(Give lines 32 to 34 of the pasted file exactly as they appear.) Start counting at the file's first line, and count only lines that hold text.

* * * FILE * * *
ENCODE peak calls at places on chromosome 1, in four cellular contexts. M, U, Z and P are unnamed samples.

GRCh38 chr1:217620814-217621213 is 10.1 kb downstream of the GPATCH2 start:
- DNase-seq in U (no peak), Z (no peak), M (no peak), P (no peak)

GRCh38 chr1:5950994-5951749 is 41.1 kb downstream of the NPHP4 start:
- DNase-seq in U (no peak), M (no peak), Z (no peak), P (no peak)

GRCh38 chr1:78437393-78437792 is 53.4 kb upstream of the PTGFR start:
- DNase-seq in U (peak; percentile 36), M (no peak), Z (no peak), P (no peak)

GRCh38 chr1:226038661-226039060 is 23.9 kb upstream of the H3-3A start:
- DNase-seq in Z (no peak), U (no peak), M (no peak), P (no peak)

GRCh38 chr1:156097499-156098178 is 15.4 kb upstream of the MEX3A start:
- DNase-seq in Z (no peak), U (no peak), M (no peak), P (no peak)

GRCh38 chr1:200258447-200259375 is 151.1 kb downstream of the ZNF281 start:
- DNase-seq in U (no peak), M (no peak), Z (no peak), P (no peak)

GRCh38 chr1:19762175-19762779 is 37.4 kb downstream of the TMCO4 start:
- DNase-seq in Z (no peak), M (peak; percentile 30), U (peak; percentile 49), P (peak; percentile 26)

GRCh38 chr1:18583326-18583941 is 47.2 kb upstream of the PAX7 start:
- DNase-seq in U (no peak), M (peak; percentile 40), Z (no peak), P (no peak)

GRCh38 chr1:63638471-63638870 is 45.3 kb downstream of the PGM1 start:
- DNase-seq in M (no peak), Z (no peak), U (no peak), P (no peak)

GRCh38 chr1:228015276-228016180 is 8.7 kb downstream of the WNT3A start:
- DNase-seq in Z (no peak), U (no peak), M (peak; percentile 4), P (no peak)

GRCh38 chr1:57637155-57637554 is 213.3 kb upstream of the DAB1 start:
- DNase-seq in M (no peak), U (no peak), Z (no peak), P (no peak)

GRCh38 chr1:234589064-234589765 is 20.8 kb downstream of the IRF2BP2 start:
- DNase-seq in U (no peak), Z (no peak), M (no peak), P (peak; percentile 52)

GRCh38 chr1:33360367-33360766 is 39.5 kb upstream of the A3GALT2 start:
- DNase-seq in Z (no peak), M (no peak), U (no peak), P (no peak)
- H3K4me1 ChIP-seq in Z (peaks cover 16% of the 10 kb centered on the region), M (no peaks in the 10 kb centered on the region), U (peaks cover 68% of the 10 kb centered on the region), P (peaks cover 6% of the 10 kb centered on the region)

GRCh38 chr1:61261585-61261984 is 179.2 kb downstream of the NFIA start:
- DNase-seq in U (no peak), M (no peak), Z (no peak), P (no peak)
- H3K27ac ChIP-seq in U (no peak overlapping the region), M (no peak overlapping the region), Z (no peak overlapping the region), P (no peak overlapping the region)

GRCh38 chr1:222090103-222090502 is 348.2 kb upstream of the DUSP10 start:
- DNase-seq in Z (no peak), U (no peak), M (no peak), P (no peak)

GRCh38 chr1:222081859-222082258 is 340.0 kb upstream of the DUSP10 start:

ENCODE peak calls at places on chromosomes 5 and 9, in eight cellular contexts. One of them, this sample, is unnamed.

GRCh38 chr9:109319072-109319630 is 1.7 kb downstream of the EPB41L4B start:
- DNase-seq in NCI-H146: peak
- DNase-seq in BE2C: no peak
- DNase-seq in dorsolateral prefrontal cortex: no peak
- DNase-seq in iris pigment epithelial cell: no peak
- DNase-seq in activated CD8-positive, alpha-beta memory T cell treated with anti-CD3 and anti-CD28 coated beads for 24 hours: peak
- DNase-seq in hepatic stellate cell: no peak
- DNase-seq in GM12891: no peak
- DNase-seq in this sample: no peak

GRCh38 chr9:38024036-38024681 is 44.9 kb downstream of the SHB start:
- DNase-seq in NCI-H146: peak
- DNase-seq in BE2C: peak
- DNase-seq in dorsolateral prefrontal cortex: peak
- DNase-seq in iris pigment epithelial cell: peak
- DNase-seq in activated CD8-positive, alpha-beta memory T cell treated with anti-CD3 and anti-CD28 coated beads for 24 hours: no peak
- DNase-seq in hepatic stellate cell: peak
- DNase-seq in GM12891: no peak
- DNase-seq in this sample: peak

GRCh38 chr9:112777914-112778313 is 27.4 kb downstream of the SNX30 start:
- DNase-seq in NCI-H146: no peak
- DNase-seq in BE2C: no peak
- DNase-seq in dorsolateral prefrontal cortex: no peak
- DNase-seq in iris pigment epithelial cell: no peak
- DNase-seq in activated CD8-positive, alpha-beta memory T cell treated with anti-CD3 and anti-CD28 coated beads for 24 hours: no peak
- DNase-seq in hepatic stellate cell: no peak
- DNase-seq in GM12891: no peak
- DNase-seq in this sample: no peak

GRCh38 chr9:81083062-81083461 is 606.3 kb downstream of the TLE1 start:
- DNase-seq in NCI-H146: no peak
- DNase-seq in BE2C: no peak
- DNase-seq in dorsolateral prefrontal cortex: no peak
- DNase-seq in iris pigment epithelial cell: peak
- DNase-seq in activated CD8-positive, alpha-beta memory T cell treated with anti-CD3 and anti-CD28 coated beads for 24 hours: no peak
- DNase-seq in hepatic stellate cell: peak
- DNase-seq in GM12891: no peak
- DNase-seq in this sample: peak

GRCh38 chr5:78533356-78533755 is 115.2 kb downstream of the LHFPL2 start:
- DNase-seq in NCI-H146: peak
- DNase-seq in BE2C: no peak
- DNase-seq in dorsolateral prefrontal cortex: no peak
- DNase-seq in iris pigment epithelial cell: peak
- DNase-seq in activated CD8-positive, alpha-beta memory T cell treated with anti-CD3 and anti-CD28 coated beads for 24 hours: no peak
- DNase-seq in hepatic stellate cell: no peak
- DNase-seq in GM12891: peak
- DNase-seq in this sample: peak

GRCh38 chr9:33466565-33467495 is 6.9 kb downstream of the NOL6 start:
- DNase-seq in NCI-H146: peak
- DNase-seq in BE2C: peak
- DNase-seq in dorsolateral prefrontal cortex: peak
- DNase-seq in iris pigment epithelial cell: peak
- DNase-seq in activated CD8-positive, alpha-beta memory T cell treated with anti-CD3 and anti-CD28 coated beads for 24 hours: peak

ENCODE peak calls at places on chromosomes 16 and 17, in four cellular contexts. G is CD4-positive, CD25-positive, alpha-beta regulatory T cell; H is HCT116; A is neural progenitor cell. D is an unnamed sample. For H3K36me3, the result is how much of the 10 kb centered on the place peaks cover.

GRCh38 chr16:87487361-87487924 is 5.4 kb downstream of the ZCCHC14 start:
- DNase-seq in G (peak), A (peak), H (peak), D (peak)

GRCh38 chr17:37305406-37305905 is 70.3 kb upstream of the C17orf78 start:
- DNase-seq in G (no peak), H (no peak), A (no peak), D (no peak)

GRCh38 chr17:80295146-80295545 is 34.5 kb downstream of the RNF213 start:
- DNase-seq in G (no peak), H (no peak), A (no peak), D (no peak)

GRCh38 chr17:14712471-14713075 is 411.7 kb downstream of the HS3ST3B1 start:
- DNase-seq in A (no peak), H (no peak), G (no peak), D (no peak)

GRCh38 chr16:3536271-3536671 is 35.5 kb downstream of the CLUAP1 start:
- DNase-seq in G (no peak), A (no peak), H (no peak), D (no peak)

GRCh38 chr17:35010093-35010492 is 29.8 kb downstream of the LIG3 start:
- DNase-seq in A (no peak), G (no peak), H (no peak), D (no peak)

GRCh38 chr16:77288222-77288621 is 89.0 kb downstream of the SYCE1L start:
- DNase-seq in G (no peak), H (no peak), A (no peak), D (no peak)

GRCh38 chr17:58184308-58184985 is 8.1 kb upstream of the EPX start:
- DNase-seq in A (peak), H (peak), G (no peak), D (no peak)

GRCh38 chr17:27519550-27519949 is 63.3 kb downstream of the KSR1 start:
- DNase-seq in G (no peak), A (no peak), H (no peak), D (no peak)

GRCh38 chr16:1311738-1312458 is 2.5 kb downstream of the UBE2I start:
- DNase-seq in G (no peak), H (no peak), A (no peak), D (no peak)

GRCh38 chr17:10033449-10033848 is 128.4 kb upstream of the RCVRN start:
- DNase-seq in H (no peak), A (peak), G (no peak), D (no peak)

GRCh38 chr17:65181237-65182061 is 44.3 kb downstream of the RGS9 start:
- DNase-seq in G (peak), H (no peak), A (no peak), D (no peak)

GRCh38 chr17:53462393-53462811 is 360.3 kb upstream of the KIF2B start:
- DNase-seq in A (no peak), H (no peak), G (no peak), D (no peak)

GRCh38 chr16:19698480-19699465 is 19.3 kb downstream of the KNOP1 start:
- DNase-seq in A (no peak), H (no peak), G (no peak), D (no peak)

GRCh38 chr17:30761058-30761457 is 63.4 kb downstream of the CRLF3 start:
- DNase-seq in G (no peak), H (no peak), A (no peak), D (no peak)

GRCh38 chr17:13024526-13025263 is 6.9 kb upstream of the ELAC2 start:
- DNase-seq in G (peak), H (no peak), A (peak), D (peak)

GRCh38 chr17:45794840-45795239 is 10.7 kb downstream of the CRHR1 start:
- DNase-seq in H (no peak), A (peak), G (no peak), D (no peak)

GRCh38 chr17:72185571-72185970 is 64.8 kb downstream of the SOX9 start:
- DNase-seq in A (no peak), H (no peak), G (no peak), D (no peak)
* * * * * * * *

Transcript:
GRCh38 chr1:222090103-222090502 is 348.2 kb upstream of the DUSP10 start:
- DNase-seq in Z (no peak), U (no peak), M (no peak), P (no peak)

GRCh38 chr1:222081859-222082258 is 340.0 kb upstream of the DUSP10 start: